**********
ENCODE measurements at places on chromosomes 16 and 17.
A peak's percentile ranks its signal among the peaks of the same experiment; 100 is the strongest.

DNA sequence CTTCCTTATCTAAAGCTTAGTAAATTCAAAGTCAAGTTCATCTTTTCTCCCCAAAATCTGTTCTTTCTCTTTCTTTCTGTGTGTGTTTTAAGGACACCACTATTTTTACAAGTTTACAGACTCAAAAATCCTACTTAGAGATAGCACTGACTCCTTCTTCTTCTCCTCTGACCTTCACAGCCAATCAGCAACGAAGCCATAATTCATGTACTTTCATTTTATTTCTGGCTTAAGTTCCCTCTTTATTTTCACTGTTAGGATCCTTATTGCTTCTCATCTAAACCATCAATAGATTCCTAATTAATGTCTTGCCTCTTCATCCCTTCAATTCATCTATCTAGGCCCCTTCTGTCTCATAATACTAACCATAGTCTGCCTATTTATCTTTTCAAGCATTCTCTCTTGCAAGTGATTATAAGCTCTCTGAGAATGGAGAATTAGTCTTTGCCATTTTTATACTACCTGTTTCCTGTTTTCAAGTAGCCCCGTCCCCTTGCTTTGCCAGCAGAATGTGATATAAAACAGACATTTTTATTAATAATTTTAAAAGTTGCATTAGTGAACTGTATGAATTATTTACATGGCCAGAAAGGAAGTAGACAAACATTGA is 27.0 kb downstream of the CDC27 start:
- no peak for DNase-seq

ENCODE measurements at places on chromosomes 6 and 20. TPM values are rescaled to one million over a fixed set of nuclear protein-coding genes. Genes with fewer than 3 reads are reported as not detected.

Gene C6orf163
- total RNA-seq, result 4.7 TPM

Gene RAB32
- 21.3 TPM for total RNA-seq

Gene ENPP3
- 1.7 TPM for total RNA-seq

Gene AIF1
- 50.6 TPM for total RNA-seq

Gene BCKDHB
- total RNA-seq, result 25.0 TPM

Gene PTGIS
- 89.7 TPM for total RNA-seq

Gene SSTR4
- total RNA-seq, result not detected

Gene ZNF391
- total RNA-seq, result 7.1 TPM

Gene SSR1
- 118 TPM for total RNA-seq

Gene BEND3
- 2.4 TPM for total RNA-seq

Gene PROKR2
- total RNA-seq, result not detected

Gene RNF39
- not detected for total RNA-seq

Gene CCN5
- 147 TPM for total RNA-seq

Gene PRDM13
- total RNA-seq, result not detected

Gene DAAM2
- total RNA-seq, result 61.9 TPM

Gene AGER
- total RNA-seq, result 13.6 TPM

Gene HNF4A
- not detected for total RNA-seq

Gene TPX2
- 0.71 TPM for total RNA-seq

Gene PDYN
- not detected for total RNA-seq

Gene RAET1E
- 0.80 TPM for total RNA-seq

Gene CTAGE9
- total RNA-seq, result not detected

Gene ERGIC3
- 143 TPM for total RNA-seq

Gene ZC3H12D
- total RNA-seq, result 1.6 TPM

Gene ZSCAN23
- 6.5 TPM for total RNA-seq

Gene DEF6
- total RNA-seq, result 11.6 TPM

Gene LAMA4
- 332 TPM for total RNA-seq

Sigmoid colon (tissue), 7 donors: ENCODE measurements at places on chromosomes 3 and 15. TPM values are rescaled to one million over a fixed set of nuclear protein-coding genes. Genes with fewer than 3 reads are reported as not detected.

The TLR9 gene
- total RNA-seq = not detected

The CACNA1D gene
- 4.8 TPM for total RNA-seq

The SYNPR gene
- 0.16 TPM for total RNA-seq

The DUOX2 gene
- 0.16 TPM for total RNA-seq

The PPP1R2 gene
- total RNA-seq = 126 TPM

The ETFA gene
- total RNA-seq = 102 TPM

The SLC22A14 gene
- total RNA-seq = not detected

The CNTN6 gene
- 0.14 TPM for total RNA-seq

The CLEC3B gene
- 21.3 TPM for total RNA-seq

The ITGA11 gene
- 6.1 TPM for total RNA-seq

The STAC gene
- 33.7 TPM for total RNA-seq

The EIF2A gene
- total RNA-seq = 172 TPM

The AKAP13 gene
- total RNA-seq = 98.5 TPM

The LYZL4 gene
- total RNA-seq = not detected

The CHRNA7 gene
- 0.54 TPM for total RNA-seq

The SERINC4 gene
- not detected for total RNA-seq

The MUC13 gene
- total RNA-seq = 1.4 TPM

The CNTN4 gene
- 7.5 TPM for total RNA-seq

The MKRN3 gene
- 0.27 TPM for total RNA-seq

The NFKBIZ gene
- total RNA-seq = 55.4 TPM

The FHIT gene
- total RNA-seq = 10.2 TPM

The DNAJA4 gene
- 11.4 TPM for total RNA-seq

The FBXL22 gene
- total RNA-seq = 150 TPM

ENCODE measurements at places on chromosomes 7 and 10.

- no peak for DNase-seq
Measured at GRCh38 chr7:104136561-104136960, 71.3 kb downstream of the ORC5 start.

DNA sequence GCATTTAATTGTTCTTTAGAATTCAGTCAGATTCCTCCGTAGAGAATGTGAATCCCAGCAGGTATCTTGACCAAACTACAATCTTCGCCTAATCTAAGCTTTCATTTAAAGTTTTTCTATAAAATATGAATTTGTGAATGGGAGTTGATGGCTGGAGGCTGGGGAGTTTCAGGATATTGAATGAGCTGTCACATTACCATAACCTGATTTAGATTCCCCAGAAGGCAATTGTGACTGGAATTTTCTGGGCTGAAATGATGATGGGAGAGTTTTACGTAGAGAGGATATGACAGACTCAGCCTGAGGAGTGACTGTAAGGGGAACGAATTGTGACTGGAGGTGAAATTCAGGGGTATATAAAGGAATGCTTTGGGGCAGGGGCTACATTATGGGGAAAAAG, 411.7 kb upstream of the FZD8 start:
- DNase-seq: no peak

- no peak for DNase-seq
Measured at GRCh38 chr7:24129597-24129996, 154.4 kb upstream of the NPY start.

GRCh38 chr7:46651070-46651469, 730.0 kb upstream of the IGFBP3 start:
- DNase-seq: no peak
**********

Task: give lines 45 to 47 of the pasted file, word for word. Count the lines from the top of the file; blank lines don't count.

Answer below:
- 0.80 TPM for total RNA-seq

Gene CTAGE9
- total RNA-seq, result not detected